Kidney stones, the painful urinary deposits that affect more than 10 percent of people worldwide, are surprisingly dynamic, forming much like microscopic coral reefs, according to new research that could provide insights into how to better diagnose and treat the condition.
The findings, published last week in the journal Scientific Reports, challenge assumptions by many doctors that kidney stones are homogeneous and insoluble. Instead, they resemble nanoscale coral reefs or limestone formations: complex, calcium-rich rocks with strata that accumulate and dissolve over time, researchers found.
“When doctors find that ugly, boring lump and discard it, they are throwing away the most precise record book we have — a minute-by-minute, layered history of the kidney’s physiology,” said Bruce Fouke, a geology and microbiology professor at the University of Illinois, who led the project.
Dr. Brian Matlaga, a urologist and kidney stone surgeon at Johns Hopkins, called the study “a provocative, outside-the-box approach” to a burdensome health issue.
“When we break up kidney stones surgically, some of them are indeed quite beautiful — like a geode, like the rings on a tree, or something you’d hang on your wall,” Dr. Brian Matlaga said. “So research into this is very exciting — it’s very novel to the field.”
Dr. Fouke, whose research projects have taken him skiing through Yellowstone National Park and scuba-diving in Australia’s Great Barrier Reef, saw early connections between human kidney stones and the coral skeletons, hot spring travertine and even oil and gas migration deep below the planet’s surface: Interactions between living things, water and mineral growth occur in all three.
“The water that comes out of Yellowstone springs is hot and salty — much like seawater, and, yes, urine,” he said. As for the intricate stone deposits that these liquids help form, “You wouldn’t be able to tell them apart under a microscope.”
Dr. Fouke and his fellow researchers examined more than 50 kidney stone fragments from six Mayo Clinic patients using various light and electron microscopes. They identified organic matter and calcium crystals with ultraviolet light, which uses different wavelengths to make distinct minerals glow.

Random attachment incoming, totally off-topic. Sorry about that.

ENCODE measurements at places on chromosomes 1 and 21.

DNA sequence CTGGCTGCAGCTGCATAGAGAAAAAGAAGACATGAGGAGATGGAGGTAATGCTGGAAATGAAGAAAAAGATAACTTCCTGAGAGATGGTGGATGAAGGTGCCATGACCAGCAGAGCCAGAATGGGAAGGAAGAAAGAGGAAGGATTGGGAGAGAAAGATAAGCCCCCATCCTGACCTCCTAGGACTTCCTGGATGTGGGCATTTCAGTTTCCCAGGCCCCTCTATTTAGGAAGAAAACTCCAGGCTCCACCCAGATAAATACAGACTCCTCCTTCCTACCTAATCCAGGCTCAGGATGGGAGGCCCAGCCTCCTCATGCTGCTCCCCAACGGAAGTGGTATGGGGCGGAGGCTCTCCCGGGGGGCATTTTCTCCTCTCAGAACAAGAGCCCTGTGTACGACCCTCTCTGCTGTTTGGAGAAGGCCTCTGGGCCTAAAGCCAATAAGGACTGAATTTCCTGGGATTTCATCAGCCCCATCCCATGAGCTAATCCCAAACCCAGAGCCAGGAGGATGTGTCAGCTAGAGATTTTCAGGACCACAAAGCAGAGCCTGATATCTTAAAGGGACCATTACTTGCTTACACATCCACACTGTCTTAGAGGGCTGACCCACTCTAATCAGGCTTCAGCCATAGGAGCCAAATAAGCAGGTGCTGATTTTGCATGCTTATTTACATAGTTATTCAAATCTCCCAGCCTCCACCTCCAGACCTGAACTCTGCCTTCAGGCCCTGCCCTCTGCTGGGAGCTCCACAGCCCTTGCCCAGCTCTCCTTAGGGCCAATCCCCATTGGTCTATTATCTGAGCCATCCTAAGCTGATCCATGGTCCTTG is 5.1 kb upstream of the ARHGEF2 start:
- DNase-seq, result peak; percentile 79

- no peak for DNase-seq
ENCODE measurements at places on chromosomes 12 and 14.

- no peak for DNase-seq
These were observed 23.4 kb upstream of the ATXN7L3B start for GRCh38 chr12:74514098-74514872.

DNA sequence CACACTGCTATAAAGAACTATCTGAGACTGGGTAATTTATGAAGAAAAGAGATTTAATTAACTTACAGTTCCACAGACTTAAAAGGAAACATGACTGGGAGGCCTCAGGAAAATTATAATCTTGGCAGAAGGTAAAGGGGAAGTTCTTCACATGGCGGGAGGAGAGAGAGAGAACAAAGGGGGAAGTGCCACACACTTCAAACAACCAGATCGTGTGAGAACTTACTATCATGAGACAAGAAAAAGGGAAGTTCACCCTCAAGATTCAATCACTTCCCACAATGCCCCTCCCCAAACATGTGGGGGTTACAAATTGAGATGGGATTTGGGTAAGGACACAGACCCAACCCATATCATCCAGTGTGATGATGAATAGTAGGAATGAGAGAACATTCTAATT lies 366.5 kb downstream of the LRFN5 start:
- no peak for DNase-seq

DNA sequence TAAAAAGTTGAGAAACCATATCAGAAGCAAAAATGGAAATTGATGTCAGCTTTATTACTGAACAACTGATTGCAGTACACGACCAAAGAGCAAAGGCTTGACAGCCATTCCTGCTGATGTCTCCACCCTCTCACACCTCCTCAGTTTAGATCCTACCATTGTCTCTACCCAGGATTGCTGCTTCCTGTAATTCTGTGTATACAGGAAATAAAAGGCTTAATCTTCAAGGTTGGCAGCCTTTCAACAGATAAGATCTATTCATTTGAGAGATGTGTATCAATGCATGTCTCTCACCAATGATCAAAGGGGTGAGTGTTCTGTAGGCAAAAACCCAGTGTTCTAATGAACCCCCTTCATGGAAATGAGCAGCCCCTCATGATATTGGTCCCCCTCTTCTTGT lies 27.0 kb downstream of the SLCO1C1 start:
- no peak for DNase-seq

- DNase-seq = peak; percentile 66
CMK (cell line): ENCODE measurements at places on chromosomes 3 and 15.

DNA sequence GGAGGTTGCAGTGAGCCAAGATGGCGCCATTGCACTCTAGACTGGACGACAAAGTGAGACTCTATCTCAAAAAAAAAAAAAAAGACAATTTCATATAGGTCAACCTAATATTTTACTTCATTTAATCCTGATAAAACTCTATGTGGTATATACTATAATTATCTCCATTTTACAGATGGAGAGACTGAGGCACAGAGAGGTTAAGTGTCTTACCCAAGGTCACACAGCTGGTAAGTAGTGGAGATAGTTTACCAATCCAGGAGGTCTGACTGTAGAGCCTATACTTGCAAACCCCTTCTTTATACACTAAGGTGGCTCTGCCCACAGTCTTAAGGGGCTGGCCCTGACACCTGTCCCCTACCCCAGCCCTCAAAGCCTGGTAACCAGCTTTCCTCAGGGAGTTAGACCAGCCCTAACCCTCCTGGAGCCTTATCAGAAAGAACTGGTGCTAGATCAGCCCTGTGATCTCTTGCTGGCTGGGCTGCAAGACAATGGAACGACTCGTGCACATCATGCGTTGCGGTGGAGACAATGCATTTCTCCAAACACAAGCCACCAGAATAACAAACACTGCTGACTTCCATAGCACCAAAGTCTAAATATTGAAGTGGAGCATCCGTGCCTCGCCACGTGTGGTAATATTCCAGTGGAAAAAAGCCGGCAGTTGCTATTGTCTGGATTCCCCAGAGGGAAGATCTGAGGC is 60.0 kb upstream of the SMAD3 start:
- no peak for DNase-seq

A high-resolution method, called Airyscan super-resolution microscopy, captured colorful snapshots of organic matter and crystal layers in the kidney stones, “crosscut and truncated” by newer crevices, triangles and other geometrics, Dr. Fouke said. The disruptive patterns in the stones showed that the vast majority of the material had dissolved and reformed over time.
Doctors often base patient care plans upon the chemistry and molecular components of a patient’s urine. But further research could allow doctors to take advantage of the changing composition of kidney stones themselves, boosting specific ingredients to dissolve the stones completely, without excruciating passage or invasive procedures.
“Now that we know a process by which they’re growing, the question is, how can we flip the switch the other way, and break the stones down?” said Dr. Matlaga, the surgeon. “If you can intervene at a certain time during these events, you might be able to manipulate the process by which the stones are growing.”
The study credits centuries of revolutionary geologists for inspiring its hypothesis — most importantly, Nicholas Steno, a Danish anatomist who, in 1667, proposed that layered rock could indicate a chronological history of events. (He allegedly died of kidney stones.)
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